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Unesco World Heritage Site

Maulbronn Monastery

Exterior of lay wing at Maulbronn Monastery. Image: Staatliche Schlösser und Gärten Baden-Württemberg, Steffen Hauswirth
GREAT ARCHITECTURAL ACHIEVEMENTS

THE HERMITAGE AND THE

MONASTERY CHURCH

The monastery church and the hermitage buildings and cloister form the heart of the monastery complex. Styles and stages from Romanesque to late Gothic are all represented in this one, small, unique and atmospheric spot.

Interior of monks' refectory at Maulbronn Monastery. Image: Staatliche Schlösser und Gärten Baden-Württemberg, Julia Haseloff

The majestic monks' refectory.

STRUCTURAL MIRACLES OF THE MIDDLE AGES

The Maulbronn hermitage buildings include several rarities of medieval monastery architecture. The narthex, monks' refectory (or dining hall) and the south wing of the cloister were the first examples of early Gothic architecture in Germany. The hermitage buildings, built in around 1200, have been renovated several times. Their history is only partially known, and thus they are of great interest to architectural historians.

Upper floor of the warming house at Maulbronn Monastery. Image: Staatliche Schlösser und Gärten Baden-Württemberg, Steffen Hauswirth

Only this room, the calefactory, was heated.

EXAMPLES OF DAILY LIFE AT THE MONASTERY

In addition to the monastery church and the larger halls, such as the chapter house, the monk's refectory and the lay refectory, many other spaces tell of the everyday life of the Maulbronn monks. Life at the monastery was full of privation. Only a single room was heated: the calefactory, the monastery's warming house. The addition of individual rooms around the cloister is indicative of the Cistercian's unusual functional architecture.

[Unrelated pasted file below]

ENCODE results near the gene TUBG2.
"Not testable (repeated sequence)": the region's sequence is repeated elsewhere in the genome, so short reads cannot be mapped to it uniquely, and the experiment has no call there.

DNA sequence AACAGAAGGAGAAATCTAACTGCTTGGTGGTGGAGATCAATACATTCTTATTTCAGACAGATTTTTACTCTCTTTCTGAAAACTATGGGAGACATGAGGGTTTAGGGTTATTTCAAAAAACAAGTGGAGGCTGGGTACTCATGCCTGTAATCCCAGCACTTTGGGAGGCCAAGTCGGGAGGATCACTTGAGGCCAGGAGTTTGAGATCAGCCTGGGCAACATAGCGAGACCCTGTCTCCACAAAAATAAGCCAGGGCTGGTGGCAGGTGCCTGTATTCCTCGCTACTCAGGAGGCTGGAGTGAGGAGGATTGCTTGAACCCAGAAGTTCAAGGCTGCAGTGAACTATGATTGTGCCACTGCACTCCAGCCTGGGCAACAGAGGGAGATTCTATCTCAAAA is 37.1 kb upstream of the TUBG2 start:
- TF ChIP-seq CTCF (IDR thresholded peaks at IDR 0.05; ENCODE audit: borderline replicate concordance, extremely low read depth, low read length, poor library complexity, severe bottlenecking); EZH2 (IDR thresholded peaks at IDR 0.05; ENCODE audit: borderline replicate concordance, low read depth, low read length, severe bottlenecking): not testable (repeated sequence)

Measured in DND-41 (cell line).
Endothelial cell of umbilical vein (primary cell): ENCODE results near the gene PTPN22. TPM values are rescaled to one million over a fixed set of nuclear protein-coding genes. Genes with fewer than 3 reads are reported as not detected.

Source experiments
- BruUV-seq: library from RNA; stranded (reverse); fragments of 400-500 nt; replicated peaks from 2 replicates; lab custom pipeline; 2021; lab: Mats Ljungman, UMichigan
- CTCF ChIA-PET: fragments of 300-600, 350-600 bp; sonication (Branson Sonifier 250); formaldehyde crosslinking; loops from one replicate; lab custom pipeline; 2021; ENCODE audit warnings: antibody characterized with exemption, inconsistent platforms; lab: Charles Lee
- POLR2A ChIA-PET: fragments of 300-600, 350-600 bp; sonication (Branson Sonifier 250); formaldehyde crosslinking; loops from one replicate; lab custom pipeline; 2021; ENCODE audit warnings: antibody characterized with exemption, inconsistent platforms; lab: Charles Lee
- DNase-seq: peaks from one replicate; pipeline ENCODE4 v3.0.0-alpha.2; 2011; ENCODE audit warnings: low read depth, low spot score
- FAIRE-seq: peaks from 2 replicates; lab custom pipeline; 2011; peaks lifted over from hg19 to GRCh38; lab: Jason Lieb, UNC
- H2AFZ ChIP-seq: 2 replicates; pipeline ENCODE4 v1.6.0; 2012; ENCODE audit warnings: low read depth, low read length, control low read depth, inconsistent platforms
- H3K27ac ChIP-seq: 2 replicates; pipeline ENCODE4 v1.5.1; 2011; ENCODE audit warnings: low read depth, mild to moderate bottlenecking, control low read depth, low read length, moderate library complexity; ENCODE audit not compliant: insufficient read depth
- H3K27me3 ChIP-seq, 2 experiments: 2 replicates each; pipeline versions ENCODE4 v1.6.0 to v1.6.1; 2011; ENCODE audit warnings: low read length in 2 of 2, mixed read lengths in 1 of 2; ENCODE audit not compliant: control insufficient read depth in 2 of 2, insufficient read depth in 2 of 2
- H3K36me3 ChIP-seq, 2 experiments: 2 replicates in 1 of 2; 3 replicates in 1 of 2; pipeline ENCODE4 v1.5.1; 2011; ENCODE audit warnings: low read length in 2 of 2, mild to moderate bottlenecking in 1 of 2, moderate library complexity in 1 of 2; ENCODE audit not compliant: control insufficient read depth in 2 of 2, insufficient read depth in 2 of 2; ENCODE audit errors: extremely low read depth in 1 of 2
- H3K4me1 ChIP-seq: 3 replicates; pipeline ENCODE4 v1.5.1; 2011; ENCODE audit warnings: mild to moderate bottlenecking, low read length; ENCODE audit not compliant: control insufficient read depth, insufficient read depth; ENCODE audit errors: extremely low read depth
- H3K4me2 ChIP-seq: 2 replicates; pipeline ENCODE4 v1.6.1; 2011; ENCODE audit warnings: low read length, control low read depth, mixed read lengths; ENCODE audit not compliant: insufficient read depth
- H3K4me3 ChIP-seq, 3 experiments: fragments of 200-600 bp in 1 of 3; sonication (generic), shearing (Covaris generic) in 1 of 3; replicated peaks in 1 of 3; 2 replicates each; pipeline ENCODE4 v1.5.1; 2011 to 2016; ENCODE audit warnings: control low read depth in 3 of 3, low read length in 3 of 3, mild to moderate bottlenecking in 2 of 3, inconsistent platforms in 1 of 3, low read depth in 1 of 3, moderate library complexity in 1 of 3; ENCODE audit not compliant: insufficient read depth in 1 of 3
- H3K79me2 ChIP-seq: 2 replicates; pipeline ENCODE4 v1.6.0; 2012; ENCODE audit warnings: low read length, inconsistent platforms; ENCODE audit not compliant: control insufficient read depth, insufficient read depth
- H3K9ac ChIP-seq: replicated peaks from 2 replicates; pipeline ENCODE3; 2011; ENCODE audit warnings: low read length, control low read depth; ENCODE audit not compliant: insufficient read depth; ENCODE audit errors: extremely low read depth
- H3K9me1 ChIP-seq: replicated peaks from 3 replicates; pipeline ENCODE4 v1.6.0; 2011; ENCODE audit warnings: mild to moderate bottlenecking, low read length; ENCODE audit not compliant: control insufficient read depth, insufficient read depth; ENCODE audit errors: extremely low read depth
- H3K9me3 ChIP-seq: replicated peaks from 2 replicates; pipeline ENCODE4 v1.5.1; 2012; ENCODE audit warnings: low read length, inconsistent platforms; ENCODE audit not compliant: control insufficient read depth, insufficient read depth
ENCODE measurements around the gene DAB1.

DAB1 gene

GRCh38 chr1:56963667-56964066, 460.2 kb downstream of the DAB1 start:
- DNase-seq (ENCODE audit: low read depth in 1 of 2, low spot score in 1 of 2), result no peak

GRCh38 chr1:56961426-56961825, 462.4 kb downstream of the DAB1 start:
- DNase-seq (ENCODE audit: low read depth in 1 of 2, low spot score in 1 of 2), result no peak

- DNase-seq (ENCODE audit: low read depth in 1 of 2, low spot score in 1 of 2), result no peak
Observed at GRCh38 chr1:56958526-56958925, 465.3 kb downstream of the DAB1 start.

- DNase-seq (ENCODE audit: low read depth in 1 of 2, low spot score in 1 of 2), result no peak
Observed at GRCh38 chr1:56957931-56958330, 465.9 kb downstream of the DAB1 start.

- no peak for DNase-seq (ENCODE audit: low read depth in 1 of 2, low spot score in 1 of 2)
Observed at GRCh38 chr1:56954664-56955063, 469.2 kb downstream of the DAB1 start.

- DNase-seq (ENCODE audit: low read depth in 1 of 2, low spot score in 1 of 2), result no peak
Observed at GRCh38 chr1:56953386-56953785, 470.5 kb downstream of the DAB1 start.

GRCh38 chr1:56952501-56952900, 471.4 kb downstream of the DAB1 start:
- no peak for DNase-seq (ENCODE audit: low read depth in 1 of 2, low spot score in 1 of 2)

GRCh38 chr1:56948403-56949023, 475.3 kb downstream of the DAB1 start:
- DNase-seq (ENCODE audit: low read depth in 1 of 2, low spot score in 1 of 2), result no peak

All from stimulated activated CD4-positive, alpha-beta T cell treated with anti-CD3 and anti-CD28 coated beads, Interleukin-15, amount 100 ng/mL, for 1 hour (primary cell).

WELL HIDDEN: THE ENTRANCE TO THE HERMITAGE

The monastery church, with its unusually tall ridged turret, can be seen from quite a distance. The hermitage grounds are directly to its north. The monastery church interior is reached through the arcade, or lay corridor, which is located between the Paradise and the lay refectory in the northwest corner and leads to a hidden monastery gate. Behind the lay corridor, it is also possible to access the cellarium, a deep, arched hall where stone masonry and medieval construction tools are on display.

Cellarium at Maulbronn Monastery. Image: Staatliche Schlösser und Gärten Baden-Württemberg, Andrea Rachele
Visitors viewing the exhibit on stone masonry in the cellarium at Maulbronn Monastery. Image: Staatliche Schlösser und Gärten Baden-Württemberg, Niels Schubert

Examples of architectural history: stone masonry and medieval tools displayed in the cellarium.

View into the church's monks choir at Maulbronn Monastery. Image: Staatliche Schlösser und Gärten Baden-Württemberg, Julia Haseloff

Monks choir at Christmas.

OF MONKS AND LAITY

In addition to the monks, the monastery was also inhabited by lay brothers, or conversi. They were members of the monastic community but were not ordained. They worked as craftsmen or within the monastery's business activities. Monastic rules stipulated a strict separation between the monks and the laity. This separation also applied in church, where a Romanesque choir screen separated the monks' space from that of the lay brothers.

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